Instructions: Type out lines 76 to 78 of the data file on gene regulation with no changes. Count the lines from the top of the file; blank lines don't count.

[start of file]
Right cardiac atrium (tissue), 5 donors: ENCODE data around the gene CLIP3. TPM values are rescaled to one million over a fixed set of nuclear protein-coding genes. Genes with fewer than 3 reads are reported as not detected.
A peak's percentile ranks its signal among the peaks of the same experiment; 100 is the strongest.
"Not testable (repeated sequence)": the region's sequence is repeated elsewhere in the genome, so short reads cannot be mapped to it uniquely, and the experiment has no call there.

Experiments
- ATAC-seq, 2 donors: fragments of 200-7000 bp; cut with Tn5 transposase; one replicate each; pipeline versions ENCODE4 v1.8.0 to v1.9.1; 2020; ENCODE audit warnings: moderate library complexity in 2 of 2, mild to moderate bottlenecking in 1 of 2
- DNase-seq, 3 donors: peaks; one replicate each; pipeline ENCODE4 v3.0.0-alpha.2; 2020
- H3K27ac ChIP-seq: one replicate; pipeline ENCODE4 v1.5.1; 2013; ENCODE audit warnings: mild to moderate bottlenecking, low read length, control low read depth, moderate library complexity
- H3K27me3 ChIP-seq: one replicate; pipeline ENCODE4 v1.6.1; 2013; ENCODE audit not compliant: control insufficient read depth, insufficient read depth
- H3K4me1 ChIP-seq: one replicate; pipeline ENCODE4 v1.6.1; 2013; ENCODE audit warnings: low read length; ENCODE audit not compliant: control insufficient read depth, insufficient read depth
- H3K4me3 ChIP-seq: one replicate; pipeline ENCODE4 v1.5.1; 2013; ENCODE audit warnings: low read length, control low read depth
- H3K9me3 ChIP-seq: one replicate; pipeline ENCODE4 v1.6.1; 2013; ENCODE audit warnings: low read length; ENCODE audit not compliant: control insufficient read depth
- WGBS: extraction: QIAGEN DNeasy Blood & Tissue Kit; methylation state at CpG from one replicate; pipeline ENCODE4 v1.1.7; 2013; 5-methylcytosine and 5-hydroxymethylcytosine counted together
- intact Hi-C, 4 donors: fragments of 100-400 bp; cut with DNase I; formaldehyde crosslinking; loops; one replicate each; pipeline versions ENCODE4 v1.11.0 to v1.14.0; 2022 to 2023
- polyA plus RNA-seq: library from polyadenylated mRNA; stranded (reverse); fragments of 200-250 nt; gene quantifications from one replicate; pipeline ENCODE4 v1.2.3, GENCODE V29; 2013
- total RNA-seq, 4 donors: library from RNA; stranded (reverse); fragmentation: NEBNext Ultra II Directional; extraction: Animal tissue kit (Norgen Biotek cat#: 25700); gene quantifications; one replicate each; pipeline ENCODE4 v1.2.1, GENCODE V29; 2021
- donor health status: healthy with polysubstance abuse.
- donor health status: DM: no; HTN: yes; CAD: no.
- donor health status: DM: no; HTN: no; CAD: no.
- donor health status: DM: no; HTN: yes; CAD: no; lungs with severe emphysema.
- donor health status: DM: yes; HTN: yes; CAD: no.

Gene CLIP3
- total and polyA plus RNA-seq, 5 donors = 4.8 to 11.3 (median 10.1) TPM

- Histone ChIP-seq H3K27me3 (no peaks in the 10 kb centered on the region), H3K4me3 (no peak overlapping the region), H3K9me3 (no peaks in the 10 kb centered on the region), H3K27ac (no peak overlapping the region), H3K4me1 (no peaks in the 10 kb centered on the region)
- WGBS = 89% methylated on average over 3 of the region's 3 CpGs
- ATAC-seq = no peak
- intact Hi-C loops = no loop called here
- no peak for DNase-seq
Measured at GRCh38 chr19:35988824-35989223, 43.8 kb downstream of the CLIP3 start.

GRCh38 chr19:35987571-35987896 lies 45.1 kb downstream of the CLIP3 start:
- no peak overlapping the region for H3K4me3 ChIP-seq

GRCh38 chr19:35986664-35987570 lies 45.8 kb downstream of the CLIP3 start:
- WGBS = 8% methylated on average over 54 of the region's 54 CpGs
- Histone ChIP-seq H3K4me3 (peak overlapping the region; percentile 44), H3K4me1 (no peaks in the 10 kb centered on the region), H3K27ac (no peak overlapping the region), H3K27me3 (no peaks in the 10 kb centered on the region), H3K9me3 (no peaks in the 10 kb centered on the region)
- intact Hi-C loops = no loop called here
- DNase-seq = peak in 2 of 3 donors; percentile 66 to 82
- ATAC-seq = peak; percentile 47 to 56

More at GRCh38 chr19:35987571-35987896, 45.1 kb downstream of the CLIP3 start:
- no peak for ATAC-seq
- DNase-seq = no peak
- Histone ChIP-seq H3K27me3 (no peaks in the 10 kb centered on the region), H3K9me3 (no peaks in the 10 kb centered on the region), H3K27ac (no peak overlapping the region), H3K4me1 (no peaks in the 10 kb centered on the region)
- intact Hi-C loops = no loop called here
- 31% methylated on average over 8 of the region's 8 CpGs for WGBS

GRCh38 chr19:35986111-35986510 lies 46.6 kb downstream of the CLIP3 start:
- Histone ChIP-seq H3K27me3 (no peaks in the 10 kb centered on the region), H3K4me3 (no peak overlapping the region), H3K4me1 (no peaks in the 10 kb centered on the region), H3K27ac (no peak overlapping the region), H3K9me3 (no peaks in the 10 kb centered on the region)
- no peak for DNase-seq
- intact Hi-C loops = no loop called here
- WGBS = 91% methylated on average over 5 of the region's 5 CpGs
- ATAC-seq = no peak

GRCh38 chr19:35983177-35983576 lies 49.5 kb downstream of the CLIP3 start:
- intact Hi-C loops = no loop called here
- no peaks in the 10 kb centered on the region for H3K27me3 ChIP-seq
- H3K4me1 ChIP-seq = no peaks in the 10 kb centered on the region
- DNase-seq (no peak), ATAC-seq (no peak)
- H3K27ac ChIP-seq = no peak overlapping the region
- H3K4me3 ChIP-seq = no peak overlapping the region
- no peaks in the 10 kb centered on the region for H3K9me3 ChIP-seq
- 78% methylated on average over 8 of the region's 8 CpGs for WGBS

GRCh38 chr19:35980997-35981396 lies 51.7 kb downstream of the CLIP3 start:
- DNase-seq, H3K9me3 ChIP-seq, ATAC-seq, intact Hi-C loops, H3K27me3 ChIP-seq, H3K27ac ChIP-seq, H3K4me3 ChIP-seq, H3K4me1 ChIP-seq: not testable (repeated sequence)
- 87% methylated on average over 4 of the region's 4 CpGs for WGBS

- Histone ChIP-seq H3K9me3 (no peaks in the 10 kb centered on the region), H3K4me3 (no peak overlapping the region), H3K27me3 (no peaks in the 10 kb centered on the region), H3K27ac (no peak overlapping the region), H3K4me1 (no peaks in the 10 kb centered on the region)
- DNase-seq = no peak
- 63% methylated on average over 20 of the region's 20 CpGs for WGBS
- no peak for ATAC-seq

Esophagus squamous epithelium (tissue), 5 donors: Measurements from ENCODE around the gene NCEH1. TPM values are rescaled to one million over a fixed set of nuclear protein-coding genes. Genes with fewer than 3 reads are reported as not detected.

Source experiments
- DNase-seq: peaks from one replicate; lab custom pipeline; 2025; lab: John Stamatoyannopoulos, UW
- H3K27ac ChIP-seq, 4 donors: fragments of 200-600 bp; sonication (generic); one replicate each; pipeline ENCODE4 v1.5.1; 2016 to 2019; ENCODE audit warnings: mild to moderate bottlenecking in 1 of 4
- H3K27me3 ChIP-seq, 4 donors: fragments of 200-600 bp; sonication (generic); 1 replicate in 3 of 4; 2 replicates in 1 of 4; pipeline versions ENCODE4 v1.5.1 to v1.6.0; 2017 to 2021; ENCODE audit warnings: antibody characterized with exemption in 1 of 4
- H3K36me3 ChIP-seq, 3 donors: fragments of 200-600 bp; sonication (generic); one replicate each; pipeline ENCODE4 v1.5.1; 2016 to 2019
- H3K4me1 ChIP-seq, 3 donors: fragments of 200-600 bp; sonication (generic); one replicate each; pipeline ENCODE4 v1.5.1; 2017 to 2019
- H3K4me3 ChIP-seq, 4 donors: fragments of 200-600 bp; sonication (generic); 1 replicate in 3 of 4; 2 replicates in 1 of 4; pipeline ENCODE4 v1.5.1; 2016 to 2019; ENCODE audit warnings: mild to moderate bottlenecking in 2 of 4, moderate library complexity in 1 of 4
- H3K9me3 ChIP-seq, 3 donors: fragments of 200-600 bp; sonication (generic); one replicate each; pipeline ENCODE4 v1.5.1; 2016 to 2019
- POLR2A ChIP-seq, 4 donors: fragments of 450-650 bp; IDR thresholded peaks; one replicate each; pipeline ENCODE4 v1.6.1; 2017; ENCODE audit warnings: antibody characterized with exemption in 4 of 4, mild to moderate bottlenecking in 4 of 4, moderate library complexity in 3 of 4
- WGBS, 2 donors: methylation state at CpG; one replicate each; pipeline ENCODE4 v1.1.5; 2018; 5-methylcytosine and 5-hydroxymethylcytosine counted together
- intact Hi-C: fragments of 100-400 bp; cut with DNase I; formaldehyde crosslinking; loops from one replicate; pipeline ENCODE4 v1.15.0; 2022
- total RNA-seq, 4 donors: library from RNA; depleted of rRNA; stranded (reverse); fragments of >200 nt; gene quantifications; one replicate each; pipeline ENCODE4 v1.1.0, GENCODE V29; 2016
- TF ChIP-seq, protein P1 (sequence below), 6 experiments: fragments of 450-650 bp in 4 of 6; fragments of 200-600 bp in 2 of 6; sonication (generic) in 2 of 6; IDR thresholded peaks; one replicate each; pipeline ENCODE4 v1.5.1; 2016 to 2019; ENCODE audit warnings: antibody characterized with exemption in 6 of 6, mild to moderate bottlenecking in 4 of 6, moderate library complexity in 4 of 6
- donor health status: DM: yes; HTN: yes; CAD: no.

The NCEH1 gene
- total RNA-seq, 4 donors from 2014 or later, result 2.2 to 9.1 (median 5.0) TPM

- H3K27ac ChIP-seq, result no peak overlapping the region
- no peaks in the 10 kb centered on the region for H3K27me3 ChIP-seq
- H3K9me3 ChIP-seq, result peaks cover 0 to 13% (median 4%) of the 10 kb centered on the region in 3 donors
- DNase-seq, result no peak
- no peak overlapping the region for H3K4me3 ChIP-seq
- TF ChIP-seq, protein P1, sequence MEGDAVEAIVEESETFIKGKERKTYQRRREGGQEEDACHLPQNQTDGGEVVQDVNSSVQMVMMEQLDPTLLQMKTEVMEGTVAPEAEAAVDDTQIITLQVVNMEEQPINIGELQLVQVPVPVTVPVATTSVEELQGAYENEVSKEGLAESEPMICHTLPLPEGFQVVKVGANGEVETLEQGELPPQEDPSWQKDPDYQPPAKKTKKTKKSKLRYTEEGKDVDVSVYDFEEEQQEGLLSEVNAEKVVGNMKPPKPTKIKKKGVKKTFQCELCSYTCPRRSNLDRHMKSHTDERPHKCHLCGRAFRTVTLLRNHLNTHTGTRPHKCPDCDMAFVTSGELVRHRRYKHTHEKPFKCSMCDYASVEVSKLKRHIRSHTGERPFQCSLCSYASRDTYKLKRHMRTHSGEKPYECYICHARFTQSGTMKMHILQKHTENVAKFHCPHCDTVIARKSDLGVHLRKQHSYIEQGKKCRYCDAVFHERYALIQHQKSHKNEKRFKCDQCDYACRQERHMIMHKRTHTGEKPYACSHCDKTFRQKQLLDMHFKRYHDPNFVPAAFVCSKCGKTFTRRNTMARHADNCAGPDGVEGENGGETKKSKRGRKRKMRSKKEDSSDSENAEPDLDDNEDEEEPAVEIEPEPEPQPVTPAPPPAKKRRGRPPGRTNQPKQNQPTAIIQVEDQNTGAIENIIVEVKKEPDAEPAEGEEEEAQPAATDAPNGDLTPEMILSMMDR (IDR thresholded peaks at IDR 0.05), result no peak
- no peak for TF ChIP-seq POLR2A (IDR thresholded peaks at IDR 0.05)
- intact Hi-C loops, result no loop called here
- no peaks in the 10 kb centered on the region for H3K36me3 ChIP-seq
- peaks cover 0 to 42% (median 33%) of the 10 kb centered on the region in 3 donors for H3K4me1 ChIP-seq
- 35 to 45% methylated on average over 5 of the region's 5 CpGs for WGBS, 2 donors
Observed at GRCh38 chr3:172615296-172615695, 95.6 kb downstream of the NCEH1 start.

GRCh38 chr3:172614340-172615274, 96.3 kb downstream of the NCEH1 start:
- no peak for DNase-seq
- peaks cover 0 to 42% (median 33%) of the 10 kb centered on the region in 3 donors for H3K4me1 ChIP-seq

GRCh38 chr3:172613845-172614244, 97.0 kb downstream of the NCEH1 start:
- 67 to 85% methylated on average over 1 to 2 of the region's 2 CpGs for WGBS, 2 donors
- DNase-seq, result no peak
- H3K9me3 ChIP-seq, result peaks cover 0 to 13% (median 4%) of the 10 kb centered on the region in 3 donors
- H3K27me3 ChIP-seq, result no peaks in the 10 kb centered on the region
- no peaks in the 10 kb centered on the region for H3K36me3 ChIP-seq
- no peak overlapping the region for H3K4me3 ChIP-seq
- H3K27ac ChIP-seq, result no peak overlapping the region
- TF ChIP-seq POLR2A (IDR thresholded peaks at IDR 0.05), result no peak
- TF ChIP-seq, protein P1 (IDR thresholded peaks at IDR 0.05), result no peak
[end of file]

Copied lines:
- intact Hi-C: fragments of 100-400 bp; cut with DNase I; formaldehyde crosslinking; loops from one replicate; pipeline ENCODE4 v1.15.0; 2022
- total RNA-seq, 4 donors: library from RNA; depleted of rRNA; stranded (reverse); fragments of >200 nt; gene quantifications; one replicate each; pipeline ENCODE4 v1.1.0, GENCODE V29; 2016
- TF ChIP-seq, protein P1 (sequence below), 6 experiments: fragments of 450-650 bp in 4 of 6; fragments of 200-600 bp in 2 of 6; sonication (generic) in 2 of 6; IDR thresholded peaks; one replicate each; pipeline ENCODE4 v1.5.1; 2016 to 2019; ENCODE audit warnings: antibody characterized with exemption in 6 of 6, mild to moderate bottlenecking in 4 of 6, moderate library complexity in 4 of 6